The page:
The strong smell which is sometimes associated with the seaweed has raised some concerns. ??Mr. Chapman explained: "Sargassum seaweed is used as a nursery for lots of small fish and other surface dwelling animals and plants. ????When it washes in, a lot of that comes in with the seaweed and what people may have been smelling is the natural decay of other fish and…surface dwelling organisms."

Agricultural Uses

One of the more popular solutions in dealing with the seaweed is to use it as a fertilizer. However, to gain the full benefits without causing any damage to crops, certain treatments and methods must be exercised. Agronomist with the Ministry of Agriculture, Food, Fisheries and Water Resource Management, with special responsibility for organic research and development, David Bynoe, gave pertinent information, as well as outlined the correct steps one must take when using the seaweed for agricultural purposes.

Based on analysis done by the Ministry of Agriculture, Sargassum seaweed has a nutrient content of around 1-1.5% nitrogen, 0.5 – 1.5% phosphorous, and 1-2% potassium. ??Mr. Bynoe explained that because of the small concentration of nutrients in Sargassum seaweed, larger quantities are required to experience meaningful results.

??With massive amounts of seaweed washing up, persons are experimenting with ways to use it to their advantage. (A.Miller/BGIS)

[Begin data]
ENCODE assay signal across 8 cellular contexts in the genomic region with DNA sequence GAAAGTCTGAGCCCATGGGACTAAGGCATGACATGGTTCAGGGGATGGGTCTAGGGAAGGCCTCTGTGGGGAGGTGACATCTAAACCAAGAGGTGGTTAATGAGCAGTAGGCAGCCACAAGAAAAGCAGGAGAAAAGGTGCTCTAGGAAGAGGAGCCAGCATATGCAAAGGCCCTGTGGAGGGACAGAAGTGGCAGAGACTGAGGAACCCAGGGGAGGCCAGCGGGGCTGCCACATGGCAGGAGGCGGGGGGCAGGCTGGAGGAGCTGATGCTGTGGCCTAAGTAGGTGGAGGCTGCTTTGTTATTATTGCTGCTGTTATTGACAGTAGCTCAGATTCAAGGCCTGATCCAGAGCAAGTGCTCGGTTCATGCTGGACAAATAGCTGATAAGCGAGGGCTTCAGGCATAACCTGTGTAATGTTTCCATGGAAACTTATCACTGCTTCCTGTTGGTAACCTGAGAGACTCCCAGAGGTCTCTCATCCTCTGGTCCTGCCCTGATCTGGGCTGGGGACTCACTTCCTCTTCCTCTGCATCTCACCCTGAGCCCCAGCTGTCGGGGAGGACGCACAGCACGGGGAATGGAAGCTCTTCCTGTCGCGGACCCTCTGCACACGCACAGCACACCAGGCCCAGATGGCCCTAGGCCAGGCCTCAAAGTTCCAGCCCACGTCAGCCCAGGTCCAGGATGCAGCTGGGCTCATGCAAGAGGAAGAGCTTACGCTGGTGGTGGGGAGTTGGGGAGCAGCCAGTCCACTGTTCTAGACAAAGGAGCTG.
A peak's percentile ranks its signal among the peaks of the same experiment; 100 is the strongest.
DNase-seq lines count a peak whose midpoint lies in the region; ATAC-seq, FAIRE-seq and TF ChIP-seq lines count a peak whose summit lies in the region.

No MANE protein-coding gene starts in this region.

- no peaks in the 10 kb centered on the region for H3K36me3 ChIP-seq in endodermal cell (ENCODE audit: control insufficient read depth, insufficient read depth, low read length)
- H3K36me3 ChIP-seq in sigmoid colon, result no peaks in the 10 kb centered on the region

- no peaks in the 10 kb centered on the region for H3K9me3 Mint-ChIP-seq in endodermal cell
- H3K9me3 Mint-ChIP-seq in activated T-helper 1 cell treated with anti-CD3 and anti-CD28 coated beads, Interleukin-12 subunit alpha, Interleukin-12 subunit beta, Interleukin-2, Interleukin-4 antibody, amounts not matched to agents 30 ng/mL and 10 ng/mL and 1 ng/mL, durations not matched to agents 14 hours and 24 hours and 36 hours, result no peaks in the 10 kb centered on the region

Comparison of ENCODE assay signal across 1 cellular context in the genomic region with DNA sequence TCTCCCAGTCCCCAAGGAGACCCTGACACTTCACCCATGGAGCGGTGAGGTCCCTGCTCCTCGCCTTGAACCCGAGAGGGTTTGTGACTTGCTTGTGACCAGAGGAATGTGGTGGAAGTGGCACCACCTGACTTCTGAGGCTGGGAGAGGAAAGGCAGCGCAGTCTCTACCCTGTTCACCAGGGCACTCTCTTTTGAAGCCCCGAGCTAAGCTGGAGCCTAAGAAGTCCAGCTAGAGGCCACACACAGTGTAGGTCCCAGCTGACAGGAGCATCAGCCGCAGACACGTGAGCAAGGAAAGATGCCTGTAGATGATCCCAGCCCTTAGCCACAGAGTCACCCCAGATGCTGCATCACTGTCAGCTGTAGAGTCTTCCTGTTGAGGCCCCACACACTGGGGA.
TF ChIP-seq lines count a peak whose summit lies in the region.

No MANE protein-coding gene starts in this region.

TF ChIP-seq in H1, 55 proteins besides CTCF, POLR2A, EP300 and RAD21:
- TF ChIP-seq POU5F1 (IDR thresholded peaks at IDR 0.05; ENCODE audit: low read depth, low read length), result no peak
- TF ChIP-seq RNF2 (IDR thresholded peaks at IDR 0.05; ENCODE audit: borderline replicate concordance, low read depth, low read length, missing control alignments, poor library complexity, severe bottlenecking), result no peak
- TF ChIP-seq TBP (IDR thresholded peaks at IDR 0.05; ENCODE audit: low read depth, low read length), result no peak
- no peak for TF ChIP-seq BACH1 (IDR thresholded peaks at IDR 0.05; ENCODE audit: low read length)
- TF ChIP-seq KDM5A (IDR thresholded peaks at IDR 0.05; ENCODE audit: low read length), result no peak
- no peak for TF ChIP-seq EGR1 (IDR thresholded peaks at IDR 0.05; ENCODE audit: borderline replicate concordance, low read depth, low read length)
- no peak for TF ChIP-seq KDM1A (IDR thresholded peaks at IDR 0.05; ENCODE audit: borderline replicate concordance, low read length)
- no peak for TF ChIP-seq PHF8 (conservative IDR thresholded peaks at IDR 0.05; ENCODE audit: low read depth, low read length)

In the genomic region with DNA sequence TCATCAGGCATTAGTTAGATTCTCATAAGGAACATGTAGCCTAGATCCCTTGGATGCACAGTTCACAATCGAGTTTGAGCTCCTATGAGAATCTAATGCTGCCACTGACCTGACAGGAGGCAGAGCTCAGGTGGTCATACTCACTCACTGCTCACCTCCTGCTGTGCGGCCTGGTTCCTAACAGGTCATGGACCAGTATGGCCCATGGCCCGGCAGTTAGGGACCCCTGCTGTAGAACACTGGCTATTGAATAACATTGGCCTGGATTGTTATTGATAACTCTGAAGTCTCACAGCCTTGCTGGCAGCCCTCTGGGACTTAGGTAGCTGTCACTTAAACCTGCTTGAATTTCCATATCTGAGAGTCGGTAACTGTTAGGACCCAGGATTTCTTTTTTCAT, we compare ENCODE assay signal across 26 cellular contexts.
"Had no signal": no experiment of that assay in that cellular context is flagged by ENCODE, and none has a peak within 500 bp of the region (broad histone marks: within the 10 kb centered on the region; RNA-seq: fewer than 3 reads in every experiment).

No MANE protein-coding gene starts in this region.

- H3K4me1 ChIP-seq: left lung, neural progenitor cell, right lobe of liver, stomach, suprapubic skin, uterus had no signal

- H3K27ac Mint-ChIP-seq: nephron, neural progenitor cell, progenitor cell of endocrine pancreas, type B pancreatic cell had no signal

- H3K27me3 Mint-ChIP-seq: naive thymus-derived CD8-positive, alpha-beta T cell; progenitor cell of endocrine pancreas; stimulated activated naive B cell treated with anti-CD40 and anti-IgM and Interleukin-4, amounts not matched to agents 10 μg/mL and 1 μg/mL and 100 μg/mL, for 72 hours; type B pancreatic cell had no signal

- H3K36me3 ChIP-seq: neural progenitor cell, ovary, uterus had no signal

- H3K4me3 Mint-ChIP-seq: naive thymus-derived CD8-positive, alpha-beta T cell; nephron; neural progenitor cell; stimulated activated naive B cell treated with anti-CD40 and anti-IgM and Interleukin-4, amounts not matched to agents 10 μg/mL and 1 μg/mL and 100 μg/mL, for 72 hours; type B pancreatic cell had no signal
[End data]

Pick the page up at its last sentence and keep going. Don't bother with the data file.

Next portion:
It is important to note that the seaweed has a high salt content, and if applied directly to the soil, it will increase the alkalinity of the soil. Soil and plants require certain nutrients which are generally taken up better around a neutral pH; so the application of salty seaweed directly to the soil means certain amounts of micronutrients are not going to be available. Correct treatment of the seaweed before application is therefore very important.

To treat Sargassum Seaweed for use as a fertilizer, the sodium/salt must be leached. Luckily, this seaweed normally surfaces during the rainy season, and the rain is very useful in diluting the salt from the seaweed. After collecting it from the beach, simply spread it out 1-2 inches thick and allow at least an hour of continuous rainfall for each inch.

It is also a good idea to chop the seaweed into smaller particles, as this will allow the nutrients to be released even faster.

Composting is another option which makes the nutrients more readily available to plants. ??The seaweed should not be applied directly to plants. ??Instead, a drain should be dug between two plants and the seaweed placed along the middle.

As Mr. Bynoe pointed out, Sargassum Seaweed could be easily converted into liquid fertilizer, saving small scale farmers/gardeners a great deal of money. To make liquid fertilizer, the Sargassum seaweed should be placed in a container or barrel with equal parts water and let stand for three months.

Making organic mulch is another way to use the seaweed in agriculture. The organic mulch is a protective layer covering the soil which can help with weed control, increase moisture retention, and promote healthy soil. After ensuring that all the salt has been washed off, a 2-3 inch layer of seaweed should be applied over the soil.

With the knowledge that Sargassum seaweed can be put to good use, Barbadians seemed less apprehensive about it.?? Nevertheless, as the deputy, director of the CZMU, Dr. Lorna Inniss, stressed: "we need all hands on deck" if we are to rid the beaches of this threat.